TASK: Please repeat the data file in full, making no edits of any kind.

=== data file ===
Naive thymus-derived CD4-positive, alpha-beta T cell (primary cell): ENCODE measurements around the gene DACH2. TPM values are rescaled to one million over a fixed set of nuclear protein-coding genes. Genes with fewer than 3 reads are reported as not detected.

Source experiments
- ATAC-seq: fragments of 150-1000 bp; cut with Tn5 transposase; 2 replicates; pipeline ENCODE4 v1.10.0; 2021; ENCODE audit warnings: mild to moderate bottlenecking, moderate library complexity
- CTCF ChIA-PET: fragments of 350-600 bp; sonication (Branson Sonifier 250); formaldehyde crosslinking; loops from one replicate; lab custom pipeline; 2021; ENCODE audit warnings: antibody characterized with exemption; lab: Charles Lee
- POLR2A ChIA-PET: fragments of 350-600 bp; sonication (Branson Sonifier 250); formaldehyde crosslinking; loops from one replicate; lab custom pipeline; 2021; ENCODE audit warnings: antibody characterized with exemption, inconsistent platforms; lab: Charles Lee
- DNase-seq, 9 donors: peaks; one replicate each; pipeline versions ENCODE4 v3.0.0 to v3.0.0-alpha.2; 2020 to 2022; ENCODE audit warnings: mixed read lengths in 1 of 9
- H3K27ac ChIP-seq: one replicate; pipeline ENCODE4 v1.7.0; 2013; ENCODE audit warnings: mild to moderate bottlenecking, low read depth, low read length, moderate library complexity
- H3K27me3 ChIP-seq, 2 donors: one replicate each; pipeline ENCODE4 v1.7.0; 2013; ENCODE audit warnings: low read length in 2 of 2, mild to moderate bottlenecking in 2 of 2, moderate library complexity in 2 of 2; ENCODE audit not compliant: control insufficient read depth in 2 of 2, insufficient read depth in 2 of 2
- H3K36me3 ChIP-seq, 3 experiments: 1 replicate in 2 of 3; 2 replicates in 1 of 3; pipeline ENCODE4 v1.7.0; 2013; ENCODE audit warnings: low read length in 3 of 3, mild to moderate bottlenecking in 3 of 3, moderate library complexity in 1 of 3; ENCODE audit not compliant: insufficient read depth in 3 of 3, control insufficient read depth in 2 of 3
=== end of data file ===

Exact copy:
Naive thymus-derived CD4-positive, alpha-beta T cell (primary cell): ENCODE measurements around the gene DACH2. TPM values are rescaled to one million over a fixed set of nuclear protein-coding genes. Genes with fewer than 3 reads are reported as not detected.

Source experiments
- ATAC-seq: fragments of 150-1000 bp; cut with Tn5 transposase; 2 replicates; pipeline ENCODE4 v1.10.0; 2021; ENCODE audit warnings: mild to moderate bottlenecking, moderate library complexity
- CTCF ChIA-PET: fragments of 350-600 bp; sonication (Branson Sonifier 250); formaldehyde crosslinking; loops from one replicate; lab custom pipeline; 2021; ENCODE audit warnings: antibody characterized with exemption; lab: Charles Lee
- POLR2A ChIA-PET: fragments of 350-600 bp; sonication (Branson Sonifier 250); formaldehyde crosslinking; loops from one replicate; lab custom pipeline; 2021; ENCODE audit warnings: antibody characterized with exemption, inconsistent platforms; lab: Charles Lee
- DNase-seq, 9 donors: peaks; one replicate each; pipeline versions ENCODE4 v3.0.0 to v3.0.0-alpha.2; 2020 to 2022; ENCODE audit warnings: mixed read lengths in 1 of 9
- H3K27ac ChIP-seq: one replicate; pipeline ENCODE4 v1.7.0; 2013; ENCODE audit warnings: mild to moderate bottlenecking, low read depth, low read length, moderate library complexity
- H3K27me3 ChIP-seq, 2 donors: one replicate each; pipeline ENCODE4 v1.7.0; 2013; ENCODE audit warnings: low read length in 2 of 2, mild to moderate bottlenecking in 2 of 2, moderate library complexity in 2 of 2; ENCODE audit not compliant: control insufficient read depth in 2 of 2, insufficient read depth in 2 of 2
- H3K36me3 ChIP-seq, 3 experiments: 1 replicate in 2 of 3; 2 replicates in 1 of 3; pipeline ENCODE4 v1.7.0; 2013; ENCODE audit warnings: low read length in 3 of 3, mild to moderate bottlenecking in 3 of 3, moderate library complexity in 1 of 3; ENCODE audit not compliant: insufficient read depth in 3 of 3, control insufficient read depth in 2 of 3